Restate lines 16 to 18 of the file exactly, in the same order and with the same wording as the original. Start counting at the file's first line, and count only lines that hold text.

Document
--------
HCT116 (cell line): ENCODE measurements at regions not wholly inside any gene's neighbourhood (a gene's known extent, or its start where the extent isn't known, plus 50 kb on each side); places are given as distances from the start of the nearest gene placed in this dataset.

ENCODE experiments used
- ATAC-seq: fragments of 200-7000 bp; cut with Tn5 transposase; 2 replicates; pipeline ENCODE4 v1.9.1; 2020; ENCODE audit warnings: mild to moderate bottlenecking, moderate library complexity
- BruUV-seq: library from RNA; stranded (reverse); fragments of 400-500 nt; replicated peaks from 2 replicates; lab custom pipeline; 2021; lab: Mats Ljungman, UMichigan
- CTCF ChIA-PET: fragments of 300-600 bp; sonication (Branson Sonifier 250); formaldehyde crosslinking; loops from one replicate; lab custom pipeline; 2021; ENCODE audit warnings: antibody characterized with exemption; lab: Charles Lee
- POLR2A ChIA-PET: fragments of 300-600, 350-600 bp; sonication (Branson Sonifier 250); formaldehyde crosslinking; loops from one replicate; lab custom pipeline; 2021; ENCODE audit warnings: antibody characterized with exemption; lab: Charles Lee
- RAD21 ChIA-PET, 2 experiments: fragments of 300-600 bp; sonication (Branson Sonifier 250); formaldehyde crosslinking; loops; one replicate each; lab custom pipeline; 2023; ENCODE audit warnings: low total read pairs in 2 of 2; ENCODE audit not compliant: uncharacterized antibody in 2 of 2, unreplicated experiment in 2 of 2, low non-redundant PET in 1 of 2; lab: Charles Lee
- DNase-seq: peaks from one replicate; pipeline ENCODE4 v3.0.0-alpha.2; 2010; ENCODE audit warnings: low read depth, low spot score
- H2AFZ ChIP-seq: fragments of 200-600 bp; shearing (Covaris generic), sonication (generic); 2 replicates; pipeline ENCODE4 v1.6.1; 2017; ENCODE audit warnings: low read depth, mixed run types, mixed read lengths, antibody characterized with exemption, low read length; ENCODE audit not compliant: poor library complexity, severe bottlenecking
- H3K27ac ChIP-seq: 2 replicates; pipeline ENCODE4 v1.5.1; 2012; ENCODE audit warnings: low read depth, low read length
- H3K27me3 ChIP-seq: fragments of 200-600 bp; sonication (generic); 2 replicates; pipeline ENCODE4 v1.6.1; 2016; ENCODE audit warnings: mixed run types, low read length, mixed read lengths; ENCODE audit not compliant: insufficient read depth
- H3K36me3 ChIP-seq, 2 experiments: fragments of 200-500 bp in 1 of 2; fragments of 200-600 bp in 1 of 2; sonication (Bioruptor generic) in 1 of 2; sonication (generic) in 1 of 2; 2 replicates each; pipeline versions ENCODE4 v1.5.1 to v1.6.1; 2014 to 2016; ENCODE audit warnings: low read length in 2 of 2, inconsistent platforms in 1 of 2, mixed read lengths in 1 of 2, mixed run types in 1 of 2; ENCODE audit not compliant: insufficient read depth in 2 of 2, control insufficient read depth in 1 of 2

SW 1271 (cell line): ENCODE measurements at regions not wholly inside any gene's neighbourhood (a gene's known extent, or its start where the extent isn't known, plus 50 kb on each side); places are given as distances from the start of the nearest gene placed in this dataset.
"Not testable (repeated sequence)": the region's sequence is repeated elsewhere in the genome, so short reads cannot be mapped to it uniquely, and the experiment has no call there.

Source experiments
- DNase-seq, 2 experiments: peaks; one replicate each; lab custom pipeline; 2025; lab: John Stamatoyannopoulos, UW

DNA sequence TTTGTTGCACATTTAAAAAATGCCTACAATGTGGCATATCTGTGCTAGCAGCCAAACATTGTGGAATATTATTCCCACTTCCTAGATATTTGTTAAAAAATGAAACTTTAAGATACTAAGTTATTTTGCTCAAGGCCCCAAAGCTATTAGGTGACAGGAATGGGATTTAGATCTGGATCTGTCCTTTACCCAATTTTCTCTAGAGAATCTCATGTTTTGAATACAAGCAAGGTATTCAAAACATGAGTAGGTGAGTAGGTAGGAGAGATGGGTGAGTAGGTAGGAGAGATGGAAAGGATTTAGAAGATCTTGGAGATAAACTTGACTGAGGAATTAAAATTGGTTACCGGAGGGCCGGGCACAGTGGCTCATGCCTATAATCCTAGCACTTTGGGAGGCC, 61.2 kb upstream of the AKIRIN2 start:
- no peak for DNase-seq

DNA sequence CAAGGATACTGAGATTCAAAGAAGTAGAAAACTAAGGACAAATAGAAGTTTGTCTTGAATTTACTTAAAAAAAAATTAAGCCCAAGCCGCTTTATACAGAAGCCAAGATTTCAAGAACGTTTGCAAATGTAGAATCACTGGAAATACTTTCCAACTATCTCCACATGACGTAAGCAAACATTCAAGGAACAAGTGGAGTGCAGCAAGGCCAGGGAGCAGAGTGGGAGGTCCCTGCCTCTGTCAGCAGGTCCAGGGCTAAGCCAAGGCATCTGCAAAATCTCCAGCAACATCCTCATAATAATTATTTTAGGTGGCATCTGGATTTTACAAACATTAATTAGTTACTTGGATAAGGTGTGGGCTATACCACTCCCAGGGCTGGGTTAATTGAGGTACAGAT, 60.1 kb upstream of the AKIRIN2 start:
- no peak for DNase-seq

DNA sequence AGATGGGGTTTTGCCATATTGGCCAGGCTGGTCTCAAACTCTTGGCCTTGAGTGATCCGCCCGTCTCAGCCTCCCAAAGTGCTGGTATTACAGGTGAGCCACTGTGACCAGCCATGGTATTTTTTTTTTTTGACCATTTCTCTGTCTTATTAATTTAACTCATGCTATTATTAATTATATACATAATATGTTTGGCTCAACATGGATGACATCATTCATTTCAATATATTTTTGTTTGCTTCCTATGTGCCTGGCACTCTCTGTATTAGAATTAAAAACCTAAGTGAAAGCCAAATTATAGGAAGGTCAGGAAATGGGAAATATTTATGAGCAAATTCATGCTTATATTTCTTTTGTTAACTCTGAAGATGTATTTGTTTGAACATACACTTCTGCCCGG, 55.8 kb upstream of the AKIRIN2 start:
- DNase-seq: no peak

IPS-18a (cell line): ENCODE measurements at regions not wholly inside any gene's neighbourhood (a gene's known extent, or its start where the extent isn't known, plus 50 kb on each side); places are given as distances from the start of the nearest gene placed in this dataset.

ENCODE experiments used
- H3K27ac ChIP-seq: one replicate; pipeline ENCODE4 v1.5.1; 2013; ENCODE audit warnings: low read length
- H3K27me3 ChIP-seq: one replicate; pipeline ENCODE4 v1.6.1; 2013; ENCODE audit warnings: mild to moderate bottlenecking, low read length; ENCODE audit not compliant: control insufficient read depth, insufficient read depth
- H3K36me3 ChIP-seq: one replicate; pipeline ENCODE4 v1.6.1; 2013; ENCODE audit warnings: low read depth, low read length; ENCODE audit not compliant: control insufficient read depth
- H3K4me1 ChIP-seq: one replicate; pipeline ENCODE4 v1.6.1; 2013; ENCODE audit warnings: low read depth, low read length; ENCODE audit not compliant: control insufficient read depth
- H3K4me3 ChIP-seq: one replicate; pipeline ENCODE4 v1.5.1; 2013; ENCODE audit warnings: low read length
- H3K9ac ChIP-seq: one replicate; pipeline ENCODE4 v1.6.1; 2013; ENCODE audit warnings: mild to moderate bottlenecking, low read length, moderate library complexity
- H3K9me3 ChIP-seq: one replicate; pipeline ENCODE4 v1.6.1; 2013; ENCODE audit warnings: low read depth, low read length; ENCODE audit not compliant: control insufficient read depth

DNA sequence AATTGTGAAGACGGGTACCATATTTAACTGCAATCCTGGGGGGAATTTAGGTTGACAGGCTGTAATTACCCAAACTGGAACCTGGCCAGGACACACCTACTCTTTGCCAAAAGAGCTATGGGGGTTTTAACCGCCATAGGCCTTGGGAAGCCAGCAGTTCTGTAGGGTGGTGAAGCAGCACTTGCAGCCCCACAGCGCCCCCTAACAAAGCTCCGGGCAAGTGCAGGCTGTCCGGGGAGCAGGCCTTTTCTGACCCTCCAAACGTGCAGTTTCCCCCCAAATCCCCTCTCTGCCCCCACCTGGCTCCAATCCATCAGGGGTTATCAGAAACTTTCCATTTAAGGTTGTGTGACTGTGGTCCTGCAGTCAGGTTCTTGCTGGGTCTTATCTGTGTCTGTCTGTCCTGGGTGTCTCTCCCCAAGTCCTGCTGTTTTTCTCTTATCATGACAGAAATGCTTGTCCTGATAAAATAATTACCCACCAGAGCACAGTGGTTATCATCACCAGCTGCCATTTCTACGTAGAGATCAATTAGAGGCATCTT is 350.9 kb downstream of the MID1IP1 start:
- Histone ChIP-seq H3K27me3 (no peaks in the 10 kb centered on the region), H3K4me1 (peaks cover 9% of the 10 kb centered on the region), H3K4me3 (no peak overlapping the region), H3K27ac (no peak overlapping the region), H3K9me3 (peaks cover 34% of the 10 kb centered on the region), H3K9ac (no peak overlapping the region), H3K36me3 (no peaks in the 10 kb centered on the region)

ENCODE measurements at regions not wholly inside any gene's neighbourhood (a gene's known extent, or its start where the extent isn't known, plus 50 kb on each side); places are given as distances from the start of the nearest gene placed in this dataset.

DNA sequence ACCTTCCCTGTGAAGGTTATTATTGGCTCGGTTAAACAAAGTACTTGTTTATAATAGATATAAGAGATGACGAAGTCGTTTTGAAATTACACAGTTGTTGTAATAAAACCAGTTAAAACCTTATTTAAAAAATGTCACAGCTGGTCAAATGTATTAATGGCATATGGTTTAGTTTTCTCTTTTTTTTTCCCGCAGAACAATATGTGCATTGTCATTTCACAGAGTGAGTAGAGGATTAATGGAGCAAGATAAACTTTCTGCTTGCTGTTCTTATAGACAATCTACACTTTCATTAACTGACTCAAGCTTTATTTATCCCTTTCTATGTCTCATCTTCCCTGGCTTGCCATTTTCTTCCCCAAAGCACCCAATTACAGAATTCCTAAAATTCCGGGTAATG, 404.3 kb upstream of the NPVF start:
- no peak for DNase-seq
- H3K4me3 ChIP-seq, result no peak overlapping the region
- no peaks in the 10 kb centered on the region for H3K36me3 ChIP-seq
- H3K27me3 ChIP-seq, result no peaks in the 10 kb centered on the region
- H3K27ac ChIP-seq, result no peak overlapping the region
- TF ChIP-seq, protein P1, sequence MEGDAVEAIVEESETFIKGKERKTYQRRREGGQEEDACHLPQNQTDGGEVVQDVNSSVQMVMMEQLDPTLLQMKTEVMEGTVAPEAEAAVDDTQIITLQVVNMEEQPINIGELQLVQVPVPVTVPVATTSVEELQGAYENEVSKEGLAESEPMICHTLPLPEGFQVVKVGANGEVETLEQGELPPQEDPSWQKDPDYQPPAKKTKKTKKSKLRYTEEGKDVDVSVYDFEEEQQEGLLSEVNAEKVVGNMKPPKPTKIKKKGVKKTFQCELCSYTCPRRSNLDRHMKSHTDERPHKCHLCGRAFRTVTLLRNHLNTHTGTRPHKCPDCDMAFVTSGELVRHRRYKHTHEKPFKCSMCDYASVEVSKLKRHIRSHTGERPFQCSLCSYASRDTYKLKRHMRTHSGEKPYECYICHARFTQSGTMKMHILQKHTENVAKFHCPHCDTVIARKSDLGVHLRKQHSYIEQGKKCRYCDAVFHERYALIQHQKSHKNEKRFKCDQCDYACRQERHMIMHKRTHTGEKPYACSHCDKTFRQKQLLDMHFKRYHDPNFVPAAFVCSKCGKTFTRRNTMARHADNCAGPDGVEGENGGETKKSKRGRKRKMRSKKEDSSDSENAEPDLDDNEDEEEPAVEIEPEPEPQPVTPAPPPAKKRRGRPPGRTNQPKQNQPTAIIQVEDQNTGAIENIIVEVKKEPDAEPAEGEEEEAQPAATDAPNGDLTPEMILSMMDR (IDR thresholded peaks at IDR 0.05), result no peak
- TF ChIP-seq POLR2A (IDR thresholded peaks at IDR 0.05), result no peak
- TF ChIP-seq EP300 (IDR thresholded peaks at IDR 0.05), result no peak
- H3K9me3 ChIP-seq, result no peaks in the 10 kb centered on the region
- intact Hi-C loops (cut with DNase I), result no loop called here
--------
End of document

- DNase-seq, 2 experiments: peaks; one replicate each; lab custom pipeline; 2025; lab: John Stamatoyannopoulos, UW

DNA sequence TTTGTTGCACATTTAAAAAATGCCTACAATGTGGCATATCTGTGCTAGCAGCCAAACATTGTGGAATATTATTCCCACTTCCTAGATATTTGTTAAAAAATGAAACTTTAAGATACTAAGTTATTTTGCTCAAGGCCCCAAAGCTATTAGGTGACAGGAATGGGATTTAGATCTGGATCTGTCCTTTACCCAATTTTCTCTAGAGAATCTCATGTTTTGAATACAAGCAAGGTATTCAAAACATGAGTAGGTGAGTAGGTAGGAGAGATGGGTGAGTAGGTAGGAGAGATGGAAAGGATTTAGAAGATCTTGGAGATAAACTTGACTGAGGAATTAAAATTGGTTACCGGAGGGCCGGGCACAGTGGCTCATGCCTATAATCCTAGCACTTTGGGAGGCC, 61.2 kb upstream of the AKIRIN2 start:
- no peak for DNase-seq